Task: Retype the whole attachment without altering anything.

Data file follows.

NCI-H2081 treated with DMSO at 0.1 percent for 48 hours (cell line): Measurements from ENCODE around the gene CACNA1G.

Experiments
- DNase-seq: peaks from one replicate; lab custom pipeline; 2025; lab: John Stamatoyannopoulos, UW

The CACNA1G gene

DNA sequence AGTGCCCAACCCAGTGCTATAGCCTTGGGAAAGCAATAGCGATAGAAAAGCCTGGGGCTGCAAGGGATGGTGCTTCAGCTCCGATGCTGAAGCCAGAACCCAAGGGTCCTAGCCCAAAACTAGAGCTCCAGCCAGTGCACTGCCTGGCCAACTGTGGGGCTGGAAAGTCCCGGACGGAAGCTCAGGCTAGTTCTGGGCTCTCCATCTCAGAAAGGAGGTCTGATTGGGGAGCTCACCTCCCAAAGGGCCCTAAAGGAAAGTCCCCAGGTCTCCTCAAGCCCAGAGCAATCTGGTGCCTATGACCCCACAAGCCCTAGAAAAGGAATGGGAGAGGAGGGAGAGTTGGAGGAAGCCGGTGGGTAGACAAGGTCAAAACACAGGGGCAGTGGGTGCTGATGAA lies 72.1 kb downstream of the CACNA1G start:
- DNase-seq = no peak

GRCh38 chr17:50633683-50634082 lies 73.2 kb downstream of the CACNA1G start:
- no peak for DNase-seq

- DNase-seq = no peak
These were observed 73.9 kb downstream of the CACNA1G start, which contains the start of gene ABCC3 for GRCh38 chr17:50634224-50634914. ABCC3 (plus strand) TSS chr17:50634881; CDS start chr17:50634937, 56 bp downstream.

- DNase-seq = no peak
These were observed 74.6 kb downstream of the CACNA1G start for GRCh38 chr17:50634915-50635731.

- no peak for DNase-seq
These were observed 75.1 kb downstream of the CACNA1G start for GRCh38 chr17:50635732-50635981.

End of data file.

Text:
NCI-H2081 treated with DMSO at 0.1 percent for 48 hours (cell line): Measurements from ENCODE around the gene CACNA1G.

Experiments
- DNase-seq: peaks from one replicate; lab custom pipeline; 2025; lab: John Stamatoyannopoulos, UW

The CACNA1G gene

DNA sequence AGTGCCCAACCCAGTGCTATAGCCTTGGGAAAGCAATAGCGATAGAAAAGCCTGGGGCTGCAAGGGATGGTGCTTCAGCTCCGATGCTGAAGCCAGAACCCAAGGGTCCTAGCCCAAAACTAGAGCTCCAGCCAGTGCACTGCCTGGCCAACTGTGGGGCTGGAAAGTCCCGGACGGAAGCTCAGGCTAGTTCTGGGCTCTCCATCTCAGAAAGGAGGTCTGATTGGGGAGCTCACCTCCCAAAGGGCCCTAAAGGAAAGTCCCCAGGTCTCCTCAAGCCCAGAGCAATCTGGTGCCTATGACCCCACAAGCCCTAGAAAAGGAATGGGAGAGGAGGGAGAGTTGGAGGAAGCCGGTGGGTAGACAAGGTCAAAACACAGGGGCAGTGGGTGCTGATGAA lies 72.1 kb downstream of the CACNA1G start:
- DNase-seq = no peak

GRCh38 chr17:50633683-50634082 lies 73.2 kb downstream of the CACNA1G start:
- no peak for DNase-seq

- DNase-seq = no peak
These were observed 73.9 kb downstream of the CACNA1G start, which contains the start of gene ABCC3 for GRCh38 chr17:50634224-50634914. ABCC3 (plus strand) TSS chr17:50634881; CDS start chr17:50634937, 56 bp downstream.

- DNase-seq = no peak
These were observed 74.6 kb downstream of the CACNA1G start for GRCh38 chr17:50634915-50635731.

- no peak for DNase-seq
These were observed 75.1 kb downstream of the CACNA1G start for GRCh38 chr17:50635732-50635981.